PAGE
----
When we pay attention to things in the world, the way we experience them changes: colors look brighter, objects appear to be moving faster or to be closer to us, and even shapes look more defined. On the contrary, when we are not paying attention to some parts of our environment, our experience from these regions seems to be comparatively poorer, less detailed or less articulated.
Since attention seems to be tightly connected with the quality of our experiences in these ways, should we think that attention is required for consciously experiencing the world?
Moreover, we might also entertain a bolder hypothesis: what if attention was the factor that gives raise to the transition between unconscious processing of information and conscious experiences of things?
This project explores the relations between different ways of allocating attention and different ways of experiencing the world, as well as the overall role of attention in the emergence of conscious experience.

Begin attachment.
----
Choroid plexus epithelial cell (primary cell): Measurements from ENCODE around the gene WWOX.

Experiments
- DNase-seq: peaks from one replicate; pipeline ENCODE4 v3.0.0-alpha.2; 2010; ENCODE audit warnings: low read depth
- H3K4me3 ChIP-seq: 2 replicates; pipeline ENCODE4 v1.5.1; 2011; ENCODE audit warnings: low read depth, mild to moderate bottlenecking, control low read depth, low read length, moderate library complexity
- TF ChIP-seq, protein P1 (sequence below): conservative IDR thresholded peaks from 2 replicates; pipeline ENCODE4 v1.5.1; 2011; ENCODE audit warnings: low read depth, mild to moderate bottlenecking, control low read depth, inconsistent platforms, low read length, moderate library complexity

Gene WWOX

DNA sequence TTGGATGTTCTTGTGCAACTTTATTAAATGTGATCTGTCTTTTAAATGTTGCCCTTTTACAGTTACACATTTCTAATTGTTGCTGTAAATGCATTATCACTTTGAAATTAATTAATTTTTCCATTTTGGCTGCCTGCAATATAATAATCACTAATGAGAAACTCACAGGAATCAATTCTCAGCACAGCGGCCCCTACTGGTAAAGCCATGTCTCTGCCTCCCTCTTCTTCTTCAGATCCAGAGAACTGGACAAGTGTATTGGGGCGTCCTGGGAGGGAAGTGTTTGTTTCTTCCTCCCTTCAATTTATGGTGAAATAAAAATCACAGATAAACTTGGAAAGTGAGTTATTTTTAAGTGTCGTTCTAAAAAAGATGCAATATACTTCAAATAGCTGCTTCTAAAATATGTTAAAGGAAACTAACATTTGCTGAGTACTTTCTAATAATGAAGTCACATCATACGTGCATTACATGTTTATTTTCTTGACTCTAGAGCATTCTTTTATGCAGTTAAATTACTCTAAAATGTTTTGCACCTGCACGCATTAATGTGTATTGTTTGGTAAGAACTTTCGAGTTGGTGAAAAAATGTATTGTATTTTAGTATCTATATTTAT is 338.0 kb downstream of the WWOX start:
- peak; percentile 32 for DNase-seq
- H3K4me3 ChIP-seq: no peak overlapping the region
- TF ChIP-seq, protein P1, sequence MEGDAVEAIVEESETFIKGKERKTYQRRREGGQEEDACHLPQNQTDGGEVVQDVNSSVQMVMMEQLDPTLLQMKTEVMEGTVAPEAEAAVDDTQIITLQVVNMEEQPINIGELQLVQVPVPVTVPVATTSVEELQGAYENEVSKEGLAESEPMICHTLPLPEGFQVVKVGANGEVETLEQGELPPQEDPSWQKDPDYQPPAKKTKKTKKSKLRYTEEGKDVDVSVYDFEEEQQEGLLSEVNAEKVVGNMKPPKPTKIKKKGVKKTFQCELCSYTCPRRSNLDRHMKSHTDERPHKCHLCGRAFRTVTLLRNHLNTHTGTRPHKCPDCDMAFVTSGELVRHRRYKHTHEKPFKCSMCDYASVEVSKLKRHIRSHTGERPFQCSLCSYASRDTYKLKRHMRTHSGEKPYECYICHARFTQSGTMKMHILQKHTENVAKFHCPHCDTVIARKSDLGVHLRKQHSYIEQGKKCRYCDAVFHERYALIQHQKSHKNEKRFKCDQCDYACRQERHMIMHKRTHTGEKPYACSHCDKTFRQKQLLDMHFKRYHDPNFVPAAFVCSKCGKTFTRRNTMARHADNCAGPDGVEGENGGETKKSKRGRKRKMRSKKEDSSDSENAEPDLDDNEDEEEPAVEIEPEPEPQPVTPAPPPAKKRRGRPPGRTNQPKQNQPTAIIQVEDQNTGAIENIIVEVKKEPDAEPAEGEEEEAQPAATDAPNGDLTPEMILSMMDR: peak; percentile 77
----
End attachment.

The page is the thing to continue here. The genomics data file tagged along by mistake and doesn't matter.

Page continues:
A central role is assigned to the way the brain processes attended information and conscious information, and the ways both kinds of processing interact with each other. But the overall approach is interdisciplinary, bringing together resources from philosophy, cognitive psychology and the neurosciences.
At this stage we are:
1. Assessing the effects of attention on the precision and determinacy of the way objects are represented in conscious experience
2. Spelling out the role that different brain-based and cognitive theories of consciousness assign to attention, including:
- Global Workspace theory
- Attended Intermediate Representations
- Recurrent Processing theory
- Integrated Information theory
- Predictive Coding theory
- Temporo-spatial Theory of Consciousness